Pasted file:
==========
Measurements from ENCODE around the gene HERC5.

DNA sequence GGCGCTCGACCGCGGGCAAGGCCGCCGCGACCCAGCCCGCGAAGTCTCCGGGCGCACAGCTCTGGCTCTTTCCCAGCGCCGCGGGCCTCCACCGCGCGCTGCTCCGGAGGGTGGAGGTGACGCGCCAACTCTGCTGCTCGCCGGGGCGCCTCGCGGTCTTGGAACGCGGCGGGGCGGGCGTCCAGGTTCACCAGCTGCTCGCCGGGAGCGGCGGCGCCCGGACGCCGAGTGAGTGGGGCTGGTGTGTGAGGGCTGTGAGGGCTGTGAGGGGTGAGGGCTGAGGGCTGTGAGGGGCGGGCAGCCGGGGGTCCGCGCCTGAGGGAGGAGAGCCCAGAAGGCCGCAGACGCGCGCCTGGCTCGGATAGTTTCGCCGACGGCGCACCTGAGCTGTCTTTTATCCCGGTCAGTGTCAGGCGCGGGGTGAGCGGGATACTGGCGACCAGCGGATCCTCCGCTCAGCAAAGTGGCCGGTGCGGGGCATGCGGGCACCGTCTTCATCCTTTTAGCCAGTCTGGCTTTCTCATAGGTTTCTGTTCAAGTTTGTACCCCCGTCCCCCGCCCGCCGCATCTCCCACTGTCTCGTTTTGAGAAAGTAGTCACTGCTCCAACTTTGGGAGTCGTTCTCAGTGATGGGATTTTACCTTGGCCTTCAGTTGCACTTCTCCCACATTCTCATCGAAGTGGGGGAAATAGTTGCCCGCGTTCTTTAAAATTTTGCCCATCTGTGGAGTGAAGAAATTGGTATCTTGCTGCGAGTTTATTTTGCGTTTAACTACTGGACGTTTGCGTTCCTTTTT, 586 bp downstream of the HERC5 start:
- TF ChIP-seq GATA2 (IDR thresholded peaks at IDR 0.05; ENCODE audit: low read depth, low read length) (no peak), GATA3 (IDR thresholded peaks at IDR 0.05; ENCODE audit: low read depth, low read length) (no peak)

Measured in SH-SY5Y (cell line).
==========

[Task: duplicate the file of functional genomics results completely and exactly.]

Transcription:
Measurements from ENCODE around the gene HERC5.

DNA sequence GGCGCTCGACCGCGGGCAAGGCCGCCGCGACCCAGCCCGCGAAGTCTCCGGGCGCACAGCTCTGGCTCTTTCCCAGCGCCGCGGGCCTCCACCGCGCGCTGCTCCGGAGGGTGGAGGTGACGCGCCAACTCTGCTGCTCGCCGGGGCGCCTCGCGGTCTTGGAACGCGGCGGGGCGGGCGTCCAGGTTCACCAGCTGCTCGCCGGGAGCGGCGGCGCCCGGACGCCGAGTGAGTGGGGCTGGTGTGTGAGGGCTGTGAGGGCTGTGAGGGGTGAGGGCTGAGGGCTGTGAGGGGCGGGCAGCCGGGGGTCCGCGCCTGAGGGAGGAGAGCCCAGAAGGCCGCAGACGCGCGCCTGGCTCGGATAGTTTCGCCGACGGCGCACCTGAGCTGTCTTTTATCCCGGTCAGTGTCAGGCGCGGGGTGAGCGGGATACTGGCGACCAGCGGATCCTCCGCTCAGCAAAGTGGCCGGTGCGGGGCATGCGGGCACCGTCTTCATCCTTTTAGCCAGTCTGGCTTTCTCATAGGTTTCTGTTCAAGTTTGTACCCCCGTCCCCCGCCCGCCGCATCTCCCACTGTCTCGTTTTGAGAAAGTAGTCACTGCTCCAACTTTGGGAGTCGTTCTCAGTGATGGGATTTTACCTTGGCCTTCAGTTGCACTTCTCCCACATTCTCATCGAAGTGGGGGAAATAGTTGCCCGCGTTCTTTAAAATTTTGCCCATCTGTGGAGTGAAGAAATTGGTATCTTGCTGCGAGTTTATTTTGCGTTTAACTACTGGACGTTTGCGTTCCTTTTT, 586 bp downstream of the HERC5 start:
- TF ChIP-seq GATA2 (IDR thresholded peaks at IDR 0.05; ENCODE audit: low read depth, low read length) (no peak), GATA3 (IDR thresholded peaks at IDR 0.05; ENCODE audit: low read depth, low read length) (no peak)

Measured in SH-SY5Y (cell line).